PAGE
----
On 7 March, the Twitter account of Aditya Kondawar, chief operating officer at JST Investments, saw a flurry of peculiar requests. Three digital marketing agencies reached out to him via Twitter, offering Kondawar money in exchange for tweets about a particular company. By the time the third agency reached out, Kondawar knew what was coming. “Let me guess. You want me to tweet about Salasar Techno?” he asked. He was right.
Kondawar, who has more than 72,000 followers on Twitter, was just one of many “stock influencers” who received the same proposition. Many took up the offer. However, the co-ordinated tweets about Salasar Techno by more than 25 accounts quickly raised suspicions. Soon, screenshots of agencies reaching out to influencers flooded the social media app.
Alok Jain, the founder of Weekendinvesting.com, even tweeted out a warning. “Please be careful of Salasar… this is likely a pump and dump story… many influencers are being approached to push this in return for INR 25-30K (Rs 25,000-30,000 [US$328.77-US$394.53]),” tweeted Jain, who has 188,000 followers on Twitter.
After it became clear that there was an orchestrated campaign to promote Salasar Techno’s stock, a number of influencers deleted their tweets praising it. It is not clear who appointed the digital marketing firm to promote the stock. In a press release release BSE India Clarification on Messages being circulated on social media Read more dated 10 March, the company clarified it did not have any role in the circulation of these messages.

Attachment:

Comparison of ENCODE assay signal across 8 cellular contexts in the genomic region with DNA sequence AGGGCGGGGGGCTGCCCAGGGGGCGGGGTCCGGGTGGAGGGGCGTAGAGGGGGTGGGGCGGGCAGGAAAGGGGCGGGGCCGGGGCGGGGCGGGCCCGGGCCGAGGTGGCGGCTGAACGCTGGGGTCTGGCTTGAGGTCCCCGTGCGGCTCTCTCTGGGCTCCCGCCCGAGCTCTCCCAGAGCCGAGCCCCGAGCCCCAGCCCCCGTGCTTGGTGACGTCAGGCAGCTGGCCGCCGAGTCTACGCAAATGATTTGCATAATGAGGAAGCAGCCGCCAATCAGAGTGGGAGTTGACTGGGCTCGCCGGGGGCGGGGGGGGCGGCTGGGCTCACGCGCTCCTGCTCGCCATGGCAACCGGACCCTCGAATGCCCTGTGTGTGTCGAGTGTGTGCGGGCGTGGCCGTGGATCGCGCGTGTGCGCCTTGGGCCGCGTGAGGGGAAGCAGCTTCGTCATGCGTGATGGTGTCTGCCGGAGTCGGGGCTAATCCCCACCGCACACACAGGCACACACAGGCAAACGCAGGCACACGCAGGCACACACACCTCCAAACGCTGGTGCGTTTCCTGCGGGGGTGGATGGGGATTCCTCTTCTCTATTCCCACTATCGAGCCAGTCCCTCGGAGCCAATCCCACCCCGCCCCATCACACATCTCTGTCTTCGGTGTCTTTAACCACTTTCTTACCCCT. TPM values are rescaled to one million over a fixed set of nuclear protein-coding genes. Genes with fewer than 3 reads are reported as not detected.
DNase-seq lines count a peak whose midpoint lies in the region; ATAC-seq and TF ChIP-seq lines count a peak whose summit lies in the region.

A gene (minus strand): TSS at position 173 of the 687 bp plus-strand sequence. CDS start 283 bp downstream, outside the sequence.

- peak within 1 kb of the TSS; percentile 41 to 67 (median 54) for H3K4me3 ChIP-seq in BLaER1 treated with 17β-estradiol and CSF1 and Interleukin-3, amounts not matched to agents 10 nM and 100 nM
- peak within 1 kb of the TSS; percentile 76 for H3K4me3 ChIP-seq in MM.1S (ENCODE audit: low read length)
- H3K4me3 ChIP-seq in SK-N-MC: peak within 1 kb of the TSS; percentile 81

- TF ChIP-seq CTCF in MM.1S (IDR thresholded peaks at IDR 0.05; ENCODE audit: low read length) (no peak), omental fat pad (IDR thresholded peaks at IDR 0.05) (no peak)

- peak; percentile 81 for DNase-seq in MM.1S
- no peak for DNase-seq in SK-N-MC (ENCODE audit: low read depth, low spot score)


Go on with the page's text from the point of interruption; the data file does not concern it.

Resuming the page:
Nevertheless, the New Delhi-headquartered telecom tower manufacturer’s stock rose by nearly 10% on 9 March, with no other factor supporting this sudden jump. The stock has a low free float free float Free float The free float is a measure of actual availability of stocks of a company in the market for public investment. , with its promoters holding nearly 70% of shares. With a market cap of Rs 648 crore (US$85.2 million) and a trading volume of 73,040 shares, it is extremely susceptible to demand and supply-induced volatility. This makes it ideal for “pump and dump” schemes—where the value of stocks is artificially inflated through false or exaggerated claims—evolving in the age of social media.
The Salasar Techno incident was no outlier. Such campaigns are increasingly common, with no indicator that these endorsements are sponsored. However, while such practices are fairly common (even if frowned upon) when it comes to products and services, it is tantamount to stock market manipulation when it comes to stocks.
Markets regulator Sebi is already cracking down on the phenomenon.